Rowshae Albert, whose 7-year-old daughter Alexis died of the meningococcal W strain in July, has helped Northland District Health Board hold a vaccination clinic in Hikurangi.
She asked the NDHB to hold a local clinic because some local parents needed encouragement and support, and some had no transport to take their children to clinics in Whangārei.
NDHB responded, and on Wednesday an all-day vaccination clinic was held at the Tornado community centre in Hikurangi.
One mother, Kat Cox, said she was pleased to take her 2-year-old to the facility among people she knew, rather than travel into Whangārei and possibly face queues on a hot day.
Albert, an early childhood teacher and also a volunteer at Tornado, was on-site all day.
''I'm very, very happy and pleased to see these parents and children here,'' she said.
''I do feel there is a high level of awareness out there but a lot of people have still reached out to me for advice, and my advice is, now that it's available, have your children vaccinated.''
When the vaccination plan was announced in late November, the broken-hearted mother described the news as ''bittersweet''.
Albert said had there been public warnings issued about meningococcal disease she would have acted far more speedily when her daughter first showed signs of illness.
"I can't turn back time. I can only look at the positives and they're actually doing something about it and now other families can do something about it."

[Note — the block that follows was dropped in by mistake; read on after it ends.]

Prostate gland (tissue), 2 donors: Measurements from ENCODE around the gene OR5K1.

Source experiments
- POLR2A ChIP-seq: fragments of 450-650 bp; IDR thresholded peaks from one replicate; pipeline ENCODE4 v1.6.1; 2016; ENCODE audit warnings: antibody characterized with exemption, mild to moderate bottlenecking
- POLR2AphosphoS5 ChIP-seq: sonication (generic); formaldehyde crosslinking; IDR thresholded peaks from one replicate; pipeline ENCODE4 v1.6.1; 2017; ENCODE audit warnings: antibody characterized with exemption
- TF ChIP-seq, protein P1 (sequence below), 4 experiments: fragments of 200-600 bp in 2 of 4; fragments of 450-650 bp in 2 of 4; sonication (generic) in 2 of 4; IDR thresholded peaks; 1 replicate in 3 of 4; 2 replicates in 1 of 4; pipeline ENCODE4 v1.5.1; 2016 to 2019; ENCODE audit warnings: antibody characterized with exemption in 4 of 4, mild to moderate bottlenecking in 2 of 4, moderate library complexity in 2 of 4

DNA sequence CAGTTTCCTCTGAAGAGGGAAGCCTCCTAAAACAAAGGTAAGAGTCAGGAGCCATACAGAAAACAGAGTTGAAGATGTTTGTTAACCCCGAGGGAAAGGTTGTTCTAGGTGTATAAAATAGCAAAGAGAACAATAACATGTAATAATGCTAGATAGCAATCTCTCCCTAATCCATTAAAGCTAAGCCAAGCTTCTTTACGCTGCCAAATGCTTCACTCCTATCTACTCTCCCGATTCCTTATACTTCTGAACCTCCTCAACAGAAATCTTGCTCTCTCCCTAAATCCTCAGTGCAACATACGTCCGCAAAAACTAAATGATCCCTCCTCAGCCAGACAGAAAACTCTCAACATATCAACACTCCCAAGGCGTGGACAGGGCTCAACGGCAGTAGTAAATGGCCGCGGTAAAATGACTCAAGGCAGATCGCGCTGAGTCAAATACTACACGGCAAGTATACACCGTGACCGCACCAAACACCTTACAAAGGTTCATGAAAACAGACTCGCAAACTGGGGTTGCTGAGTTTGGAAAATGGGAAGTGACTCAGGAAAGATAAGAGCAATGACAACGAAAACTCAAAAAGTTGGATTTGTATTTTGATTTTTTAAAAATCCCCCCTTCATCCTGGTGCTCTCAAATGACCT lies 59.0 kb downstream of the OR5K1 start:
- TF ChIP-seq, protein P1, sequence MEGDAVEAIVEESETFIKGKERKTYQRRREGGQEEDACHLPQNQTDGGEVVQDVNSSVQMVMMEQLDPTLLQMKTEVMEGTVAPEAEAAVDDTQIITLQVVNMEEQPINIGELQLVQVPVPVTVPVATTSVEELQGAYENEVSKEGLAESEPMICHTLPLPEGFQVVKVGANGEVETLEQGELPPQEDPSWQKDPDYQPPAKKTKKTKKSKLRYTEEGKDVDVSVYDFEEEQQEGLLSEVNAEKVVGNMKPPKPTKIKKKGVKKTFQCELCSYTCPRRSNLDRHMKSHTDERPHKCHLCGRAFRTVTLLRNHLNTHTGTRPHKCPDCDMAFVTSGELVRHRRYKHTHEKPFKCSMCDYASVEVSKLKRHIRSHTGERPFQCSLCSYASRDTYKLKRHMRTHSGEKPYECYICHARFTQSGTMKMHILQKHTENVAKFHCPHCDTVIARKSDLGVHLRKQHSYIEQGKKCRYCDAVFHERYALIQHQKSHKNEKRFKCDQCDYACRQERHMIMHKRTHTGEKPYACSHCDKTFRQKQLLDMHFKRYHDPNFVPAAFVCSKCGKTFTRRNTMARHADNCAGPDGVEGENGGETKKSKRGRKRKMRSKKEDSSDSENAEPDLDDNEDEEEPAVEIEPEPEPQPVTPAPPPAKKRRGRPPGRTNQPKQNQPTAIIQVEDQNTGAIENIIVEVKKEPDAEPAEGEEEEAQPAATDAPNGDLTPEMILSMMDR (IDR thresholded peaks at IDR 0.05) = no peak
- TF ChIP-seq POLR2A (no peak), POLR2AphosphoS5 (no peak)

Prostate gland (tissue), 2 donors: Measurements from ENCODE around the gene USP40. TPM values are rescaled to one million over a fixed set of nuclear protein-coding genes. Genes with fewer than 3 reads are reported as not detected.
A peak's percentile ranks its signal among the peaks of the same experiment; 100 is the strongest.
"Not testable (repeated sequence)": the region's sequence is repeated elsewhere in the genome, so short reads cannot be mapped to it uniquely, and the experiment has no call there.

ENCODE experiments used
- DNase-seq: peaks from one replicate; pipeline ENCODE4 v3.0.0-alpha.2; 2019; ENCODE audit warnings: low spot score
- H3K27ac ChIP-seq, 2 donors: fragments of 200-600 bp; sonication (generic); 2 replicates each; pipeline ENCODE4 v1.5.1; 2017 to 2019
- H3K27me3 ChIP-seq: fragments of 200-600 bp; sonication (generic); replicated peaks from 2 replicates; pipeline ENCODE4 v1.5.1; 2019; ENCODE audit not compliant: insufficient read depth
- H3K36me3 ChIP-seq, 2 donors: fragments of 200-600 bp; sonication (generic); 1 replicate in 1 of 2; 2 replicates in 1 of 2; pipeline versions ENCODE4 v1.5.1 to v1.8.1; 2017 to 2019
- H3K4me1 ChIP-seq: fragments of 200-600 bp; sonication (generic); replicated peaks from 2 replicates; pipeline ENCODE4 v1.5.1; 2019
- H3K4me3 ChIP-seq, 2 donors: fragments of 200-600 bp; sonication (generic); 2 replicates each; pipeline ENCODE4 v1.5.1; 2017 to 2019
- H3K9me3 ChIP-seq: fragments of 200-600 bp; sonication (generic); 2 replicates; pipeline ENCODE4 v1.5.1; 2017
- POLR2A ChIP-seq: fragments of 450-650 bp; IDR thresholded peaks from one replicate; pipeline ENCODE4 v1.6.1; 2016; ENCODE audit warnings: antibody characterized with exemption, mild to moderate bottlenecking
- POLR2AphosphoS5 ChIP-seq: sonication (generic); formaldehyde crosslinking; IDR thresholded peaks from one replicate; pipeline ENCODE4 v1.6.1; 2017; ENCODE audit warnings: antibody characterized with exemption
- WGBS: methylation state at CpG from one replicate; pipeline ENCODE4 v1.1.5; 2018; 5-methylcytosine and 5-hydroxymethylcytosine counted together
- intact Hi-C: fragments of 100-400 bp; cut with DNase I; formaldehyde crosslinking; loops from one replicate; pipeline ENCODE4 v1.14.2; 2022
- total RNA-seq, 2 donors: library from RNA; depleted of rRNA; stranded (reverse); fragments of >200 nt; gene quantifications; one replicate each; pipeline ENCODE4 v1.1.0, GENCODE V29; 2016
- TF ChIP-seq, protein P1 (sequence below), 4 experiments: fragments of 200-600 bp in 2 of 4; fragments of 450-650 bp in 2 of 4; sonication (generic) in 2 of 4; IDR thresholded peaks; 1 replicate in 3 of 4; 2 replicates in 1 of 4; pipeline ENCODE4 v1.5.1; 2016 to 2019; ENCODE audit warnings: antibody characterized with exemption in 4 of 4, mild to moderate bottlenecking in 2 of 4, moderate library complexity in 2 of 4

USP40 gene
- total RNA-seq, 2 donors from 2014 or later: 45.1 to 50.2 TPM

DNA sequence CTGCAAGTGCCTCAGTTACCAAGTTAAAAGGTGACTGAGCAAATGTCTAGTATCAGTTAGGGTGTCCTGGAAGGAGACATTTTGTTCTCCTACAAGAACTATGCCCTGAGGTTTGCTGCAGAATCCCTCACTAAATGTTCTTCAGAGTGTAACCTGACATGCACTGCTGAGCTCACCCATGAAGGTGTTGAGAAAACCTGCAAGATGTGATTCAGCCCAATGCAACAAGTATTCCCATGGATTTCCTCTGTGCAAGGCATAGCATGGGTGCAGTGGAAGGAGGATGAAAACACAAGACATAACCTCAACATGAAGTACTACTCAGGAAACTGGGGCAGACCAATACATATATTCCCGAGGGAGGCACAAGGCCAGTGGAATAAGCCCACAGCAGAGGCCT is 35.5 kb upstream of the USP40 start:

After 17 days, nearly 10,000 meningococcal vaccinations and thousands of staff and volunteer hours, the DHB described its 50 per cent reach of the two targeted age groups a success.
Phase one of the roll-out, which ends today at 4pm has seen more than 139 clinics held at Northland schools, health and community centres.
Phase two will start January but until the clinics are up and running again vaccinations will be available to the 13-year to under-20 year group at seven designated chemists around Northland.
The vaccination programme began on December 5, nine days after the Ministry of Health declared an ''outbreak'' in Northland based on population. Six Northlanders had contracted MenW since May, three of whom died.
Pharmac could procure only 26,000 doses of vaccine due to international demand and the DHB made the call to immunise two age groups — from 9 months old to under 5 years, and between 13 and under- 20.
There are 22,000 children and teenagers registered with the DHB in those age groups.
"With vaccine stocks limited, both nationally and internationally we decided to vaccinate those most at risk from the disease and also those most likely to carry the disease and infect others," said Jeanette Wedding, general manager of child and youth health services.
"We will be rolling out targeted outreach clinics and a secondary school-based programme is also being considered in February to ensure that all the eligible 13 to under-20-year olds have been vaccinated."
The DHB will analyse the data and assess the coverage to identify any pockets or communities which need further targeting.
Meanwhile, the Public Health Association of New Zealand (PHANZ) has applauded the progress made in the fight against MenW in Northland.
PHA acting general manager Keriata Stuart said that what had been achieved in such a short period of time was remarkable.
"The way in which Northland DHB, the Ministry of Health and communities have risen to this challenge shows the power of collective action in tackling public health issues.
"The MenW vaccination programme is helping build the population's immunity and save lives. If you're a parent in Northland who hasn't yet had your eligible child immunised, we strongly encourage you to do so. This small action can help protect a whole community."